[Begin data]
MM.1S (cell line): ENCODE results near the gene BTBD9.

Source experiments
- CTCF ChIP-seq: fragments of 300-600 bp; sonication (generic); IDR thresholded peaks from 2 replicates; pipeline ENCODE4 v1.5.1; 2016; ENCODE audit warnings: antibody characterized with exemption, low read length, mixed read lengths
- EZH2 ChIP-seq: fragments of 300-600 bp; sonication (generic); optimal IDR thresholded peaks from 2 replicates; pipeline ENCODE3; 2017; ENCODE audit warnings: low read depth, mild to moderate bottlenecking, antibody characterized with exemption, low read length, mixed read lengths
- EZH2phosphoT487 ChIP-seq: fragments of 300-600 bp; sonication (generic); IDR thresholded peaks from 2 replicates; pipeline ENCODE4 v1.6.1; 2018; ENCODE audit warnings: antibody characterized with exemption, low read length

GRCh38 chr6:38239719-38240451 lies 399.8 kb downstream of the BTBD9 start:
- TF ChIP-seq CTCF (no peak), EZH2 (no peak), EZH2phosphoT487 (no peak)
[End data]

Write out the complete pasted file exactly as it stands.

MM.1S (cell line): ENCODE results near the gene BTBD9.

Source experiments
- CTCF ChIP-seq: fragments of 300-600 bp; sonication (generic); IDR thresholded peaks from 2 replicates; pipeline ENCODE4 v1.5.1; 2016; ENCODE audit warnings: antibody characterized with exemption, low read length, mixed read lengths
- EZH2 ChIP-seq: fragments of 300-600 bp; sonication (generic); optimal IDR thresholded peaks from 2 replicates; pipeline ENCODE3; 2017; ENCODE audit warnings: low read depth, mild to moderate bottlenecking, antibody characterized with exemption, low read length, mixed read lengths
- EZH2phosphoT487 ChIP-seq: fragments of 300-600 bp; sonication (generic); IDR thresholded peaks from 2 replicates; pipeline ENCODE4 v1.6.1; 2018; ENCODE audit warnings: antibody characterized with exemption, low read length

GRCh38 chr6:38239719-38240451 lies 399.8 kb downstream of the BTBD9 start:
- TF ChIP-seq CTCF (no peak), EZH2 (no peak), EZH2phosphoT487 (no peak)